Tolkien sucked me into this world when I was young. I found it very irritating that he gave me this huge love for fantasy, and then only wrote four novels. I’d go read other fantasy, and most of it was sooo bad that I’d come back and reread the Lord of the Rings. Then Robert Jordan came along. My first novel, at age 13, was perilously close to plagiarizing him, and it took a long time to escape from his shadow. George R. R. Martin is another giant. He showed me that if you actually kill or maim a major character or two, the next time you put a major character in danger, readers worry. Writing children–especially smart ones–is a huge challenge because it’s so easy to make them precocious and precious, so I loved what Orson Scott Card has done. I believe he called his vision “relentlessly plain”: children are young, not stupid; innocent because of lack of exposure, not paragons of virtue.

I was really trying to avoid mentioning this one, but I have to admit a Shakespeare influence. There, I said it. His characters, even his villains, are so conflicted they’re fascinating. Again, trying not to throw in spoilers, but I even borrowed a Shakespearean king’s dilemma over what to do with a law-breaking friend.

Do you have a favorite character?  If so, why?

I have to admit I love Durzo Blint. He’s just so bad. I was reading an article the other day about characters who are strong, charming, relentless in their pursuit of their goals, and willing to use people to do it because they don’t have the weakness of empathy. In fiction, they’re often called heroes. Think James Bond. Psychology has another name for them: sociopaths. I wanted to create a strong, ruthless character who wasn’t a sociopath. Blint is so strong and so conflicted he’s fascinating to write. He doesn’t care if he pisses people off. He’s got no time for lies and illusions—yet he lives lies and illusions. He’s raw, there are cracks in the façade. He’s a puzzle because he’s done so much good and so much evil in his life, but I dare say that most men who held great power have. Constantine preserved the Roman Empire and slaughtered thirty thousand people for holding a rally against him; Washington and Jefferson founded a nation on the principle that all men are created equal but owned slaves; Martin Luther King Jr. and John F Kennedy cheated on their wives. Obviously, these run the gamut of seriousness, but all of them require excuse. Durzo believes he’s a worse person than he is, and that only comes from a person who has a deep moral sense.

On another level, I really like Vi Sovari. She starts as nearly a stereotype, but through the books she becomes the kind of character I’ve never seen in fantasy. I think this has to do with writers’ desire to create strong female characters. Too often, these women end up as men with breasts: female, sociopathic James Bonds. If they have emotions, they never have the ‘weak’ emotions. There’s an added layer of difficulty when the writer is a man, of course, so it takes even more work. Without dropping any spoilers, all I can say is I like how Vi turns out.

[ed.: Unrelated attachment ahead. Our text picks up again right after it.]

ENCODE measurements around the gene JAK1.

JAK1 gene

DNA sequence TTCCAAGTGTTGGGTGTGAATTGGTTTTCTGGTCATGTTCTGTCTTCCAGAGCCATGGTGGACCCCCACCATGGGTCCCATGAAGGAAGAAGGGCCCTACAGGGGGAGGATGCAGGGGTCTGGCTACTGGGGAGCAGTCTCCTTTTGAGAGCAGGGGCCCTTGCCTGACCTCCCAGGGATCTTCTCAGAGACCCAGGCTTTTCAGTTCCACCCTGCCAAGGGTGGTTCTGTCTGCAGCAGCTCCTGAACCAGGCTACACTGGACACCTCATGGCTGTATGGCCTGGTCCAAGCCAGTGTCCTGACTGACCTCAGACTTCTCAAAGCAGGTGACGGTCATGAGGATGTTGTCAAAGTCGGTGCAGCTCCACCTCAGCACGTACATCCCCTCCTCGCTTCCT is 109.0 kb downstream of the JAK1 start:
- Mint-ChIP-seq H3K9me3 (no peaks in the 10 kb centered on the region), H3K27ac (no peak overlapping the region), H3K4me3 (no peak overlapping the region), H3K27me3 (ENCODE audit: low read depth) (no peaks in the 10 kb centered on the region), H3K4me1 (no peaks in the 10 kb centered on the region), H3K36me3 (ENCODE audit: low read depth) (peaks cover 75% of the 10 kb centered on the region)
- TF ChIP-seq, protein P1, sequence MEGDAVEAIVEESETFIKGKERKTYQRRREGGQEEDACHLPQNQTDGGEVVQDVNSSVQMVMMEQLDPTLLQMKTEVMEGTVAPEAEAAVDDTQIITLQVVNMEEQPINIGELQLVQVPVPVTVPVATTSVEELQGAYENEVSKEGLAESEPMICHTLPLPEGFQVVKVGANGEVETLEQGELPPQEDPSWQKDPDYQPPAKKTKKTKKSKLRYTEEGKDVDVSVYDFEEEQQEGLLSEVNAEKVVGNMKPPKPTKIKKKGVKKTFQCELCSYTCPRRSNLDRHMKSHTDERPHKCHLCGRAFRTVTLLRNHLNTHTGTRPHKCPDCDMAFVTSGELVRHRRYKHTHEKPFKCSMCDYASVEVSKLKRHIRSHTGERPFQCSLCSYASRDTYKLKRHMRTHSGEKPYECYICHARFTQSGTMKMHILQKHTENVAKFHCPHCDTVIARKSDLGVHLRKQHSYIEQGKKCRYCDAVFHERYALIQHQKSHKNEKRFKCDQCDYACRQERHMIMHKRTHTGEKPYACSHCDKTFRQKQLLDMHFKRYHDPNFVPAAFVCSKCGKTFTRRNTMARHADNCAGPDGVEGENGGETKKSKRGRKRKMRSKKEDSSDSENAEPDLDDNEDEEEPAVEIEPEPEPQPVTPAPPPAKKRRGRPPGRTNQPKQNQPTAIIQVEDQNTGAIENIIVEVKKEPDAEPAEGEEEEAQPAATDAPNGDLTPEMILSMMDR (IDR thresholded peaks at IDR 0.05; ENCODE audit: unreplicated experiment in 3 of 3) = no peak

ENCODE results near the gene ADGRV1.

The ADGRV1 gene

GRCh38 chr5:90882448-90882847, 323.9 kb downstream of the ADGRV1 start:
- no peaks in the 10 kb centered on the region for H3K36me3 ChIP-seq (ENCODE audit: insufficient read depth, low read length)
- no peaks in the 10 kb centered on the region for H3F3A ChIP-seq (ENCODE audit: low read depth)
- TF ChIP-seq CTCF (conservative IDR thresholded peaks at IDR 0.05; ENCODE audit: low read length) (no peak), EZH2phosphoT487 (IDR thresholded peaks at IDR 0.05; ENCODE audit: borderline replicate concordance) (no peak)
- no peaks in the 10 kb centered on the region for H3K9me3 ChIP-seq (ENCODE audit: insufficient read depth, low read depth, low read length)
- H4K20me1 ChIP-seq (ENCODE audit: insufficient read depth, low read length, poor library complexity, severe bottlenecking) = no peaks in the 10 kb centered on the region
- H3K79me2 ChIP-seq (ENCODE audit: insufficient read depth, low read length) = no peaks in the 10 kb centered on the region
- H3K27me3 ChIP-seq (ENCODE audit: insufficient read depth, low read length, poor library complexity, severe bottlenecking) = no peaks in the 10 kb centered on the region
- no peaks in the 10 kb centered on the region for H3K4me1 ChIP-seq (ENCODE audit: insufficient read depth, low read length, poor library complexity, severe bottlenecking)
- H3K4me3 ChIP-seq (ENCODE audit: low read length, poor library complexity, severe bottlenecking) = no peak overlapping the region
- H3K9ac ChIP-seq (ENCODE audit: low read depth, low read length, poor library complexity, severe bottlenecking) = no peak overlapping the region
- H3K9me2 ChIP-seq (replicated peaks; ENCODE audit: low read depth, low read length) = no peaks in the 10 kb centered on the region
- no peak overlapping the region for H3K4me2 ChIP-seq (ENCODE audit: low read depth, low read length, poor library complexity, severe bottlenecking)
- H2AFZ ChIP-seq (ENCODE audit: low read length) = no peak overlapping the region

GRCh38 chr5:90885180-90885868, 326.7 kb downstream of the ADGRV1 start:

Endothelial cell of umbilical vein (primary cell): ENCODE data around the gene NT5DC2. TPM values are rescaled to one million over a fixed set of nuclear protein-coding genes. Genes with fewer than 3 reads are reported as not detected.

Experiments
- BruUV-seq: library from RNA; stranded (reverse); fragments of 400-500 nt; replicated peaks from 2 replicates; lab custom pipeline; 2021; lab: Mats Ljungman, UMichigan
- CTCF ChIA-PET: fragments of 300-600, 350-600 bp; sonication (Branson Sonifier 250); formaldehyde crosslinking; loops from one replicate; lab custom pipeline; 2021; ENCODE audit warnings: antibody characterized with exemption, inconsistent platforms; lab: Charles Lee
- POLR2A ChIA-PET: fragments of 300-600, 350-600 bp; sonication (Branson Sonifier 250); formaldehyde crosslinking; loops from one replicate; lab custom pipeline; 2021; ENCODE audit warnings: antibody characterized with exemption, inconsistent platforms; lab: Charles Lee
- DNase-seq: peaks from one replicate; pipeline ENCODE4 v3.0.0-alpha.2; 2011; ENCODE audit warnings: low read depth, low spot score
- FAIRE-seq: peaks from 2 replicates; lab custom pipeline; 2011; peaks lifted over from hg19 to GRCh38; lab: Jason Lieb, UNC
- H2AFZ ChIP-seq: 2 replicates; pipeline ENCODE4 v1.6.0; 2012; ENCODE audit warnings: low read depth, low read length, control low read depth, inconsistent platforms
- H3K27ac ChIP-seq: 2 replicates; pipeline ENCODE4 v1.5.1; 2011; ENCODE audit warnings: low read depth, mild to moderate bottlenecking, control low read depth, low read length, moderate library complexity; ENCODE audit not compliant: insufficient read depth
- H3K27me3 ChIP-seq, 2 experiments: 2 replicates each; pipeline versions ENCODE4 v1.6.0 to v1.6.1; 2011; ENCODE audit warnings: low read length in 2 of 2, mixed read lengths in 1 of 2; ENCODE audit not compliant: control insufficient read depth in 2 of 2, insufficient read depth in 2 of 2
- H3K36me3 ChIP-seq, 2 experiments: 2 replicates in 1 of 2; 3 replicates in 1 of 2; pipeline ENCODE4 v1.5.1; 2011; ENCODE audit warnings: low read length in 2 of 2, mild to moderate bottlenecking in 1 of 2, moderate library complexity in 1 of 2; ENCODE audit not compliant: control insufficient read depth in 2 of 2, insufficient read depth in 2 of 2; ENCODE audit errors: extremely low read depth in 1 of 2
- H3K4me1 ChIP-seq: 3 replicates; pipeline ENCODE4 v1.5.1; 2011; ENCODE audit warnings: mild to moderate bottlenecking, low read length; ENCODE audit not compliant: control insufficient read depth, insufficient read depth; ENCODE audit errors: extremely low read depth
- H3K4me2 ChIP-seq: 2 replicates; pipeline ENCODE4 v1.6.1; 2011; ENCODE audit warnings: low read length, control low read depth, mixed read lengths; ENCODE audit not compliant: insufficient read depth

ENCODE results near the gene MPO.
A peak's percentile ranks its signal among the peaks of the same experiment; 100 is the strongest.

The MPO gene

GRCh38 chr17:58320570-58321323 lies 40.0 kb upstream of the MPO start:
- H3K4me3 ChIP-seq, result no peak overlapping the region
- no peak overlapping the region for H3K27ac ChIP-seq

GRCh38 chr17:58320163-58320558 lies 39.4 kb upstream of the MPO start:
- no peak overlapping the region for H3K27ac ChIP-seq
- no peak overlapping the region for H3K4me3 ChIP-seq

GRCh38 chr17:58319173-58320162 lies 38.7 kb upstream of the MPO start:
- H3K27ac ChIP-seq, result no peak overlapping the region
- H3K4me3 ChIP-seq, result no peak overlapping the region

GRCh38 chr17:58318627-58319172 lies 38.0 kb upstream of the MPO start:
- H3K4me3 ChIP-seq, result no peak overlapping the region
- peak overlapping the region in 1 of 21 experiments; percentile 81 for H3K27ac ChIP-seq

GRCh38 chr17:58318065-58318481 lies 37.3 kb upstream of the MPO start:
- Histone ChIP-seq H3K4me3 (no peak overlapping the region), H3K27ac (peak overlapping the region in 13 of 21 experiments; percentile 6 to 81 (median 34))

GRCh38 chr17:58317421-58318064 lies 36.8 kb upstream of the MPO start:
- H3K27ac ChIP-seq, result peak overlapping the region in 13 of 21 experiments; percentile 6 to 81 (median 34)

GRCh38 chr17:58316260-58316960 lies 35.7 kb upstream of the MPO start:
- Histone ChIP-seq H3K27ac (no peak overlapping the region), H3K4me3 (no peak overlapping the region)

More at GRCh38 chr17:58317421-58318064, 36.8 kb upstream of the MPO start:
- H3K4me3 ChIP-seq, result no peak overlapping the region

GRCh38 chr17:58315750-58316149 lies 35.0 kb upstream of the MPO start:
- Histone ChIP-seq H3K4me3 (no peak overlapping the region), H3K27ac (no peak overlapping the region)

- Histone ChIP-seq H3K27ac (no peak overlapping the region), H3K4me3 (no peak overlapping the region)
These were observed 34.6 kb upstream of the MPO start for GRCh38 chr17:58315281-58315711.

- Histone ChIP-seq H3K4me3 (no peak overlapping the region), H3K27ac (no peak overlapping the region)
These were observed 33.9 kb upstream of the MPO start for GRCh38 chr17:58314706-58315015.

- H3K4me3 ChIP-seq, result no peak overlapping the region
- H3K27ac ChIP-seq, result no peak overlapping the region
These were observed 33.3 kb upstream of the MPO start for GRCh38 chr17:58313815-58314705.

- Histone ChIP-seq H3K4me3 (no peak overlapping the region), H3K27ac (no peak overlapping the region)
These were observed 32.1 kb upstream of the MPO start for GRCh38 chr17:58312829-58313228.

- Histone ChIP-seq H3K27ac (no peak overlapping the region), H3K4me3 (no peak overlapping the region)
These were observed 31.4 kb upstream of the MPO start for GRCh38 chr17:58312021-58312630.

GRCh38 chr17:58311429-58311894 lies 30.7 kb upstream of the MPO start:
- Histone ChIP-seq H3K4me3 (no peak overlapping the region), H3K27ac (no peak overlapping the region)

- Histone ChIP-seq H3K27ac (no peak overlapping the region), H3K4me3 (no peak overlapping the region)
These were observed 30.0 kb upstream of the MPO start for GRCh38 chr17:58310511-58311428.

As much as I like both characters, though, I don’t think I’d hang out with them. One or the other would kick my ass, just for fun.

Which character is most like you?

Oh, that’s easy. Momma K. Next question?

Now that you’ve finished writing Kylar’s saga, do you think that you’ll visit this world again?  Or is there a new story idea that you’ve been working on?

Both! That guy in Bulgaria’s been really busy. I’ve already done a huge amount of work on what happens in Kylar’s world after the events of Beyond the Shadows. I pick up with the story seventeen years later with one of the sons of… well, you’ll just have to read it. It will be a trilogy and it won’t be necessary to have read this trilogy first, but readers of the Night Angel Trilogy are definitely going to spend some time with characters they love.

At the same time, though Midcyru is a huge canvas to paint on, I’ve been cooking up a new world that I’m really excited about. New magic, new cultures, it’s a cool setting, and I’ve got a premise that I think rocks. But the story–the full cast, who goes where and who does what–hasn’t coalesced yet.

As a first-time author, what have you found to be the most exciting part of the publishing process?

The day you get the phone call that your books have sold is too shocking to be exciting. It’s simply too big. You walk around with perma-grin, but you don’t really understand it yet.

I think the most exciting moment was when a French editor wrote that he had stayed up all night reading The Way of Shadows, and after twelve years in publishing, that didn’t happen that often. I’ve dreamed of keeping people up late reading my books since I started my first novel at age 13—but I always figured I’d have to wait at least until I got published, and I figured it would be some poor kid who’d have to sleep through math class the next day, not an editor. That was a great day.